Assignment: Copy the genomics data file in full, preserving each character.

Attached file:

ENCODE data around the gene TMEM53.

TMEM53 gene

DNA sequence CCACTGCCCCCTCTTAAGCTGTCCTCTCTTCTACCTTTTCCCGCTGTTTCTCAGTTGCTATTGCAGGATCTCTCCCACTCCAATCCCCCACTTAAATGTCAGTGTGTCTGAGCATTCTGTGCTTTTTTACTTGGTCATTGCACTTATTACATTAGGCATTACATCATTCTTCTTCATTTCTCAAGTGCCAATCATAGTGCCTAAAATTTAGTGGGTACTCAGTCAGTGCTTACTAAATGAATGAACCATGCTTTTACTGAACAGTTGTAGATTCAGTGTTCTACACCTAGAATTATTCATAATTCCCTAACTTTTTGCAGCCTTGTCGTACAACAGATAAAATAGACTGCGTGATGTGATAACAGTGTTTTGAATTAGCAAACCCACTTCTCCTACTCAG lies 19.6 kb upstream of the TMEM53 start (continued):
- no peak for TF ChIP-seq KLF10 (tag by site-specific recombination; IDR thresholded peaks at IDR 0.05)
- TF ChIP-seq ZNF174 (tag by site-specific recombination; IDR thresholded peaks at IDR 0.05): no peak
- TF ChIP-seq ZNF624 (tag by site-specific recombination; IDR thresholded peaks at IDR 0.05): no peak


ENCODE data around the gene TMEM53.

TMEM53 gene

DNA sequence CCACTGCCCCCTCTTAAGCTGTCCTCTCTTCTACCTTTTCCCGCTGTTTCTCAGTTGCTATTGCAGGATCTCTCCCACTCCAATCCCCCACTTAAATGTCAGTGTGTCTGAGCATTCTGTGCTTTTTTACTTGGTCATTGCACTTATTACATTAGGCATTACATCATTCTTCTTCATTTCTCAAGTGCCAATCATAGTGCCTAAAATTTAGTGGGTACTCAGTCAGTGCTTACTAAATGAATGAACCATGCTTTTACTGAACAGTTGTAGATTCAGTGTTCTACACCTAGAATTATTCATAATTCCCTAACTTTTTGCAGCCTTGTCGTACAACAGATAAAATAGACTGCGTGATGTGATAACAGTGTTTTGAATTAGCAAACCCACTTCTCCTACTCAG lies 19.6 kb upstream of the TMEM53 start (continued):
- no peak for TF ChIP-seq KLF10 (tag by site-specific recombination; IDR thresholded peaks at IDR 0.05)
- TF ChIP-seq ZNF174 (tag by site-specific recombination; IDR thresholded peaks at IDR 0.05): no peak
- TF ChIP-seq ZNF624 (tag by site-specific recombination; IDR thresholded peaks at IDR 0.05): no peak